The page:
Expressing gratitude and appreciation are amongst the most important functions of the English language. Language and culture go hand in hand so, it would be imprudent on our part to pretend that functions such as asking for things or saying no politely do not affect the way we look when we speak the language.
In all English speaking countries, but especially in the UK, people expect you to say Thank you; not only as a sign of gratitude but as a sign of courtesy and a common cultural understanding which pretty much says “This is what we do in the UK”. Being able to comfortably and naturally express your Thanks in a social context is essential if you are to acclimatize and stand your ground in modern day Britain.
So in today’s article, we will be looking at several different ways to express gratitude. Not, only is it Christmas, fingers crossed Santa Clause will give us plenty of reasons to be grateful, but also because sometimes it’s just nice to know that people appreciate what you do for them.
So bottom line, it’s nice to know how to be nice!
1. Thank you (very much/ so much).
This good old classic one can be applied pretty much to any social situation although at times it can be a bit on the formal side. It can equally be used in both spoken and written English with the emphasis being on expressing gratitude and appreciation. Adding very/so much makes the expression more polite is using when something quite significant has happened.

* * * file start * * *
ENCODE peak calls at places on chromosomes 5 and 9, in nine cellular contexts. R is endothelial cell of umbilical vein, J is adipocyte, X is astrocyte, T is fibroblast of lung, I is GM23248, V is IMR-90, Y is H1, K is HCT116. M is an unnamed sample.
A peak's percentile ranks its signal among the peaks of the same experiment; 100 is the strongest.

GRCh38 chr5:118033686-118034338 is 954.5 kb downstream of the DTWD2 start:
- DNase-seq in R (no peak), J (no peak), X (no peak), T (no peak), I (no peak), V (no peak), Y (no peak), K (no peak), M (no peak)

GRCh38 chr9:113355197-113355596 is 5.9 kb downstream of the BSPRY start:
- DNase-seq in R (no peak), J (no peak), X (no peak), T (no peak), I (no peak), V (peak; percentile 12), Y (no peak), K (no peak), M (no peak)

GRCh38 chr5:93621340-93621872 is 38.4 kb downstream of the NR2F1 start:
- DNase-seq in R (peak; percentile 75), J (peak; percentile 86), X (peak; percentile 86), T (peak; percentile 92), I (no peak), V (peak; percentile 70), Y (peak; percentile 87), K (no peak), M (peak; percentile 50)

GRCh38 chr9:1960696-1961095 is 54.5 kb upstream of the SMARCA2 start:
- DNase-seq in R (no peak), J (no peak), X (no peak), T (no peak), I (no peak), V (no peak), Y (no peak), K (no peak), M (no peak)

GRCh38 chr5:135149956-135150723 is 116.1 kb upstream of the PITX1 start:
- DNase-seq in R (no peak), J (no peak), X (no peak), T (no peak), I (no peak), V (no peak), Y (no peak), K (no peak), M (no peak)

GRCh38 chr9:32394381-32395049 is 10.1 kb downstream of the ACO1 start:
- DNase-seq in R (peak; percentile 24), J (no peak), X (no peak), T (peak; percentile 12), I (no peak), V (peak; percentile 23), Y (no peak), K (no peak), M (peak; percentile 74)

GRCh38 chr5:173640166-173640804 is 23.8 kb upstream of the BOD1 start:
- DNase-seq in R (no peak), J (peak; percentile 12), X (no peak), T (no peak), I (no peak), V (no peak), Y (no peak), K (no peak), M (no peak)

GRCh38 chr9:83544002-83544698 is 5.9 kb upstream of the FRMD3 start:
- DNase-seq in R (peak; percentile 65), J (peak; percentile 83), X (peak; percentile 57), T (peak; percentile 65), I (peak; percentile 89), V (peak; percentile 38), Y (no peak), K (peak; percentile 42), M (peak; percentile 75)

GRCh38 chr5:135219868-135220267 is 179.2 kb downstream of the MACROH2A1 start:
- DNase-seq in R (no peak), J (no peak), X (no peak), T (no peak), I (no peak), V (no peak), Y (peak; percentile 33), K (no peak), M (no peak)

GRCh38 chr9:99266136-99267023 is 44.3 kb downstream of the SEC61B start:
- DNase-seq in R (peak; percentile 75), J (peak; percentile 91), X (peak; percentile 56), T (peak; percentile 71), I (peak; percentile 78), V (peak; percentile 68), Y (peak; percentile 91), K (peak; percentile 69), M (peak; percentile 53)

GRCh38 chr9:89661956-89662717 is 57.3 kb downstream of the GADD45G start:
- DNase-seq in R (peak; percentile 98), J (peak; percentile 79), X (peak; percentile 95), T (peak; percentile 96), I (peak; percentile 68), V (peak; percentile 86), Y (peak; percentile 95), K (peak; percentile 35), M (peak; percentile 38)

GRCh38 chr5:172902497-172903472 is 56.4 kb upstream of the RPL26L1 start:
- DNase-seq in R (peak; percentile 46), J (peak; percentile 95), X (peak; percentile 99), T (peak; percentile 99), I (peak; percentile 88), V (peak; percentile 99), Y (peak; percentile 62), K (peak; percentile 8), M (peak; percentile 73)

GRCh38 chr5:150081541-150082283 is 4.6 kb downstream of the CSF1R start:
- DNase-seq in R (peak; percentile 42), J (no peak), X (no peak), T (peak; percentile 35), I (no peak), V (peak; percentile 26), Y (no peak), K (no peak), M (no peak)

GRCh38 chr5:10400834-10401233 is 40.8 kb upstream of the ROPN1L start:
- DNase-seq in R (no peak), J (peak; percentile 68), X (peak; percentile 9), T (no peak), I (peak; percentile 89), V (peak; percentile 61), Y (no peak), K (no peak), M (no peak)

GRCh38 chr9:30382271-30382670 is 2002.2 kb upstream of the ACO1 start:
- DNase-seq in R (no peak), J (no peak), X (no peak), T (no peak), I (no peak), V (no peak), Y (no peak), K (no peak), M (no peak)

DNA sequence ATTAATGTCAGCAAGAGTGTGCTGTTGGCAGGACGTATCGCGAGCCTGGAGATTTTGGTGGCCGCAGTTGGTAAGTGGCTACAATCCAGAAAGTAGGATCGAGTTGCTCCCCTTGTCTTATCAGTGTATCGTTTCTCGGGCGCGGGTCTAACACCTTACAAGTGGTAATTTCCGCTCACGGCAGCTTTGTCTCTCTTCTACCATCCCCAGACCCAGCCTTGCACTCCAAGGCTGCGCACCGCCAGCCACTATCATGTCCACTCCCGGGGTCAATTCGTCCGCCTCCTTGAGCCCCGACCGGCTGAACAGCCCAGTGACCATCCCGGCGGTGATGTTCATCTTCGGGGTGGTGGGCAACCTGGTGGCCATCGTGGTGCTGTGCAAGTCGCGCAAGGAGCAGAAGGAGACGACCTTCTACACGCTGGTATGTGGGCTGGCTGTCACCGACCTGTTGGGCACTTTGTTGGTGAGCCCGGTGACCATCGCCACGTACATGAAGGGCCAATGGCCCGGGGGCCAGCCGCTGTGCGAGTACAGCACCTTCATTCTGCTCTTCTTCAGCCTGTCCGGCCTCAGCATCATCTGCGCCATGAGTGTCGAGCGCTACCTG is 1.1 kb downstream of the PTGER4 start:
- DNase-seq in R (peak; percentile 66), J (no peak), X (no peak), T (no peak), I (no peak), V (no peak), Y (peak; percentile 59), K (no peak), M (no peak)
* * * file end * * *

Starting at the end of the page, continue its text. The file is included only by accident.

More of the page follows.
ie. Thank you for helping me with my assignment. I couldn’t have done it without you.
ie. Thank you for sending me that link.
2. Thanks! (very much/a lot)
Evidently, it is very similar to the above although slightly more on the informal side. You could use it quite easily at work – with colleagues – but I’d still use the formal Thank you with members of senior management.
3. You’ve saved my life/ I owe you one
Both of these expressions are quite informal and they are ways of expressing true gratitude when someone has helped you out in a challenging situation.
ie. Thanks for covering for me (at work). You saved my life that day!
ie. Thanks mate (= friend)! I owe you one.
Last but by no means least, Cheers is the most common way of saying Thank you in the UK. It is informal, friendly and above all British.
ie. – Can I have that pen please?
– Yeah! There you go!
– Cheers mate!
So whichever one you choose to use, just remember to say Thanks!
Think of the most frequent social encounters in you daily life and decide which expression to use in each one of them. That way you can be prepared and show that you have both manners and a good understanding of the English language and culture.
Here are some ideas to get you started.
At the coffee shop/restaurant: cheers, thanks
At the doctor:
With your employer:
With a friend:
With a teacher:
Have a lovely weekend!